Friday, August 22, 2008
(Photo: The Carlsbad Desalination Project would consist of a 50 million gallon per day (56,000 acre-feet per year (AFY) seawater desalination plant and associated water delivery pipelines. Posiedon Resources )
The State Lands Commission today considers granting a lease of state property to a company that wants to build a desalination plant in Carlsbad. It's one of the last regulatory hurdles the project must clear before construction could start. KPBS Environmental Reporter Ed Joyce has more.
The state coastal commission approved a construction permit earlier this month for Posiedon Resources to build the desalination plant. Now the company needs a lease to use state land for the project, which would be built at the site of the Encina Power Station.
The State Lands Commission will decide whether the desalination plant will hurt public resources - especially the local marine habitat.
Lt. Governor John Garamendi is one of the land commissioners making that decision. He says whether the plant adds to global warming is one of the issues under consideration.
Garamendi: Is this project carbon-neutral or is it simply going to be be an additional carbon burden on our atmosphere. The information that was presented at the coastal commission hearing seemed to be that they had figured out how to make the project carbon-neutral. We have not, at the state lands commission, had a chance to review that information.
He says the lands commission will evaluate whether Poseidon is doing enough to offset damage the project will cause to the marine ecosystem.
Garamendi: Again this issue was addressed at the coastal commission meeting in a way that was satisfactory to the coastal commission. At the state lands commission we will review what was learned by the coastal commission and we'll make our own independent judgement on the mitigation.
Poseidon's Scott Maloni says the company's plan is sufficient under the law.
Maloni: We've offered up a mitigation plan that fully, fully restores and maintains and preserves the coastal wetlands which is what our obligation is under the coastal act.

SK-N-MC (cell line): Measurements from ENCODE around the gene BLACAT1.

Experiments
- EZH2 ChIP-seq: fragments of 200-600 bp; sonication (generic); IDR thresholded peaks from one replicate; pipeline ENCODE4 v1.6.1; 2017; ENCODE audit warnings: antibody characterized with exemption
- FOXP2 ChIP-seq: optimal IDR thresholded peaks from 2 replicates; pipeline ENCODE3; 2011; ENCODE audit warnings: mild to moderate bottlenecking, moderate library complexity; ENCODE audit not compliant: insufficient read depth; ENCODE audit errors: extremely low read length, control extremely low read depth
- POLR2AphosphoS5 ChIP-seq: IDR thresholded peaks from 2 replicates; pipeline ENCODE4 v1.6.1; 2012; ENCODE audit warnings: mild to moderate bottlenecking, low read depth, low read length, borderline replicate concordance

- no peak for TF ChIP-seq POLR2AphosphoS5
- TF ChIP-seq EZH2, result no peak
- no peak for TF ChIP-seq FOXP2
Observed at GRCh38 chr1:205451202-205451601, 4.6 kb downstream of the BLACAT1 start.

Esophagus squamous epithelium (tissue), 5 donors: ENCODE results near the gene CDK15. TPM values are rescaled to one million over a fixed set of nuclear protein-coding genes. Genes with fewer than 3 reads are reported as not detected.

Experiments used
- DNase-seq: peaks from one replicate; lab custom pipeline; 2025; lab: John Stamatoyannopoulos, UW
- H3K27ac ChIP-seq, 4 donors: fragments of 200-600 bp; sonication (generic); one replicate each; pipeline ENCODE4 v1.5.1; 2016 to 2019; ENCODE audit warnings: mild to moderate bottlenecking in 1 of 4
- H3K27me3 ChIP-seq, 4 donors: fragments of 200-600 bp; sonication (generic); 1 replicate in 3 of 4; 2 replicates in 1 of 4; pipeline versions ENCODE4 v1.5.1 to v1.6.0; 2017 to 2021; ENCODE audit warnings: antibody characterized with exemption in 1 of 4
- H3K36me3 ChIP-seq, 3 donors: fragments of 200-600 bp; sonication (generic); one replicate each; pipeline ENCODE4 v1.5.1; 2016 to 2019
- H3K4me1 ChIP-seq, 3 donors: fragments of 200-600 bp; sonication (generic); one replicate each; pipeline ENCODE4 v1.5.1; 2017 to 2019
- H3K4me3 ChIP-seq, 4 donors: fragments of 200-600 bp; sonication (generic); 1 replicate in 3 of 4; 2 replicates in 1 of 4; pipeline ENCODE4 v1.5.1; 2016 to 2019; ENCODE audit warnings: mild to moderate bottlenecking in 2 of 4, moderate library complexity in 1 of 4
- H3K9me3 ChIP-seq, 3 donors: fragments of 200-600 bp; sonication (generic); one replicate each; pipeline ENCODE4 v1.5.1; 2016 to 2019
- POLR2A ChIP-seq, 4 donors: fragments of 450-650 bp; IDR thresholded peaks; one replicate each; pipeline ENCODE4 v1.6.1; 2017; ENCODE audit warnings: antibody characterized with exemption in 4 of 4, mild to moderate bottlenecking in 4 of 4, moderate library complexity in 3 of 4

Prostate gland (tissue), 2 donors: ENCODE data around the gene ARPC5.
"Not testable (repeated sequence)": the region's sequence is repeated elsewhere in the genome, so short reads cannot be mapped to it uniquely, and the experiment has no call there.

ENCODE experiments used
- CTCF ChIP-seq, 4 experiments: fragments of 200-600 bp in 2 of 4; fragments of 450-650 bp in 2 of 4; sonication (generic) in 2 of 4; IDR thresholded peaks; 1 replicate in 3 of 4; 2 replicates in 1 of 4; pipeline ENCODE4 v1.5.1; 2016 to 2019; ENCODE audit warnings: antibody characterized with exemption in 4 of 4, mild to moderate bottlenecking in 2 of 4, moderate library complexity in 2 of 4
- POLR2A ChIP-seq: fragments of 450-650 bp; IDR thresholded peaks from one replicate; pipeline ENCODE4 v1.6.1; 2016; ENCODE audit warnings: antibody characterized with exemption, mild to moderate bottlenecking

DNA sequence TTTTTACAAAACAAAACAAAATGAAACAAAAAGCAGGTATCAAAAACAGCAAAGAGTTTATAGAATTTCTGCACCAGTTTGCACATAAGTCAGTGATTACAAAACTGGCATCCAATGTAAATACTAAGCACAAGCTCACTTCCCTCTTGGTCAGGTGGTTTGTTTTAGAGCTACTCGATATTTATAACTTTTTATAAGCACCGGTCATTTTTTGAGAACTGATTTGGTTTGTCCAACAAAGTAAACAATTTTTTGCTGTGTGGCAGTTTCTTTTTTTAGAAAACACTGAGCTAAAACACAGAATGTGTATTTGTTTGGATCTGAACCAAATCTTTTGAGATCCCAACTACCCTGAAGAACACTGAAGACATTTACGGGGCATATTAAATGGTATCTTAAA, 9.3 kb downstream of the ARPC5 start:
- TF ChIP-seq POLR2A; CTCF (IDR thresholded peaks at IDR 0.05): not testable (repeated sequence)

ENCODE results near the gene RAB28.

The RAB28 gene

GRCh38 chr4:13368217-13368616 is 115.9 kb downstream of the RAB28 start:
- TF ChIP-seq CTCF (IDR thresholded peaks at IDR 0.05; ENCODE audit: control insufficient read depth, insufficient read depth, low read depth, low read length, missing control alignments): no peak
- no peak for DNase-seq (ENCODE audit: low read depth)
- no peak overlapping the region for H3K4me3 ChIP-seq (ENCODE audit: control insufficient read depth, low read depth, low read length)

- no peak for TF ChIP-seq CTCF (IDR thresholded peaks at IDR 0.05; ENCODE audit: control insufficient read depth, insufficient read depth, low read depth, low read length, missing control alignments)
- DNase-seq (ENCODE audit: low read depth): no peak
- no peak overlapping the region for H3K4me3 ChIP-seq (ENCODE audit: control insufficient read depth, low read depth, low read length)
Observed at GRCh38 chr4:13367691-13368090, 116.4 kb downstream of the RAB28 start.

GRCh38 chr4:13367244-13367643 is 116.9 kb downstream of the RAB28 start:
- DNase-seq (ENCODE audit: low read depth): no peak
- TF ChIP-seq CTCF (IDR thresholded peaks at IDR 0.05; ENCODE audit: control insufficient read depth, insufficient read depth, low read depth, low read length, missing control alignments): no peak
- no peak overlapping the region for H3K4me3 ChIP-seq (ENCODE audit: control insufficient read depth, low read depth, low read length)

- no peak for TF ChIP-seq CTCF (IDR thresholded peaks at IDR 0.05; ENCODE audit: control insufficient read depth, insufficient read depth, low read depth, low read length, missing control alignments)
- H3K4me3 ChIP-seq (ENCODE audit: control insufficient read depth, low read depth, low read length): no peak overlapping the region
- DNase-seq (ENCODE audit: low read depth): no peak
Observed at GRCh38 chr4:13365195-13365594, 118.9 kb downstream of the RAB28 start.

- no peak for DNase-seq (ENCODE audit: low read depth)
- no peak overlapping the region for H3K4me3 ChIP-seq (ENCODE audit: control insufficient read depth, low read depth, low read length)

Mark Massara, the director of Coastal Programs for the Sierra Club, says the desal plant will destroy millions of fish and do long term damage to coastal fisheries while generating greenhouse gas emissions. He's says Poseidon's plan falls short.
Massara: Poseidon wants the alternative of walking away from these climate-change promises. They're going around telling everyone as a part of their PR program, that they're going to be carbon-neutral, they're going to be unprecedented, uniquely progressive and that they're going to offset greenhouse gases100 percent. Well, the reality is something much different.
Poseidon has proposed restoring up to 50 acres of marine wetlands to offset damage the desal plant will do to marine life.
But Massara says it’s premature to limit future restoration to a certain number of acres.
Massara: They simply want to put a cap on their future obligations for environmental protection and restoration when in fact we don't even know what the damages are going to be yet.
He says 300 acres of restoration is necessary for both wetlands and rocky reef habitat to offset damage to marine life. But if the land lease is approved today, the project still has to get a final permit from the Regional Water Quality Control Board.
And while the regulatory approval process may be winding down, the legal challenges are just beginning.
Surfrider Foundation has filed a lawsuit challenging the coastal commission's approval of the project.
Surfrider Attorney Angela Howe says the coastal commission's approval is an illegal application of the Coastal Act and other laws protecting the state's coastline and ocean.
While the state considers allowing a desalination plant in San Diego County, Orange County already has a major recycling plant in place.
Garamendi says that may be the better choice for San Diego.
Garamendi: The recycling in many ways is a much more viable alternative than seawater. You don't have many of the issues and you do not have the same contaminants in the water that you do with seawater.
Poseidon's Scott Maloni says if the company gets the necessary approvals, it could break ground next year and turn seawater into 50 million gallons of fresh water in 2011.
Ed Joyce, KPBS News.